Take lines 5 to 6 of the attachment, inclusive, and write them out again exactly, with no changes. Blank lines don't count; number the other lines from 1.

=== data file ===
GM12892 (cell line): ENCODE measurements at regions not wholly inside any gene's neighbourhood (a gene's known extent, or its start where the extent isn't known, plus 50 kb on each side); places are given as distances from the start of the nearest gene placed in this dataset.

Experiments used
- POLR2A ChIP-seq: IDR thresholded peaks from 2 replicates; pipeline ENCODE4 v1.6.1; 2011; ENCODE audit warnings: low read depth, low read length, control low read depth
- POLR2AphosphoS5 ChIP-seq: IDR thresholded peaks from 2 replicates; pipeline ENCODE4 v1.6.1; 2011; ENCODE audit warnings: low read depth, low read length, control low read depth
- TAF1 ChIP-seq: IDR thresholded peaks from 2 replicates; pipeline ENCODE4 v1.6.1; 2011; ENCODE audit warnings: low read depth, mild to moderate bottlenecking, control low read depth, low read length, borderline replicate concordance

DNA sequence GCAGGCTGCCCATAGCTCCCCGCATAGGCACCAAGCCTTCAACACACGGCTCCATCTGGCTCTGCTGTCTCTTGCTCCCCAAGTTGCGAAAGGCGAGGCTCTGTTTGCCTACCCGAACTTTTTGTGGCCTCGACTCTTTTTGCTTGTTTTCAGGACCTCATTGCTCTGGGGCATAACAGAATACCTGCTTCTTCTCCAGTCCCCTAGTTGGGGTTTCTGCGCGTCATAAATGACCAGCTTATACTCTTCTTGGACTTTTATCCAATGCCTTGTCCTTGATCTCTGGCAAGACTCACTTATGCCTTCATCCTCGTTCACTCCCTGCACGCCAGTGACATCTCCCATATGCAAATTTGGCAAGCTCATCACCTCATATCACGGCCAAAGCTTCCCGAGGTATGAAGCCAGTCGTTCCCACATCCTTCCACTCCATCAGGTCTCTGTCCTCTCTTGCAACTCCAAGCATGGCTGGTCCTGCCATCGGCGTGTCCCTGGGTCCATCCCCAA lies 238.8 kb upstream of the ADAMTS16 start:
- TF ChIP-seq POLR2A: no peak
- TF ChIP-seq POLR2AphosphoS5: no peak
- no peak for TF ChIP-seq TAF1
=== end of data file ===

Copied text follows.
- TAF1 ChIP-seq: IDR thresholded peaks from 2 replicates; pipeline ENCODE4 v1.6.1; 2011; ENCODE audit warnings: low read depth, mild to moderate bottlenecking, control low read depth, low read length, borderline replicate concordance

DNA sequence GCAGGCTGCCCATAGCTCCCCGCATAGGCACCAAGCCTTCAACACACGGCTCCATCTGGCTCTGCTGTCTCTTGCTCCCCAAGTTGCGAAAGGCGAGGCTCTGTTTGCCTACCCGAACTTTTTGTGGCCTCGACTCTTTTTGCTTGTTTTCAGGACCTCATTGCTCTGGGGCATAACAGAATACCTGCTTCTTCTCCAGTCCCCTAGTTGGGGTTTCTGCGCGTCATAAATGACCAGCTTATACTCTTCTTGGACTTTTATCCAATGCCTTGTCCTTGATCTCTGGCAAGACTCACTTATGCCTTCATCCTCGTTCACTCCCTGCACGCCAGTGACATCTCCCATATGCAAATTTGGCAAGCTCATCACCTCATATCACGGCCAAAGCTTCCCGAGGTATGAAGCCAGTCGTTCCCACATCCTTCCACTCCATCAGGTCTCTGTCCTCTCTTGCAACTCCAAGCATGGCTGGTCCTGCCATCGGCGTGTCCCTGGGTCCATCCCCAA lies 238.8 kb upstream of the ADAMTS16 start: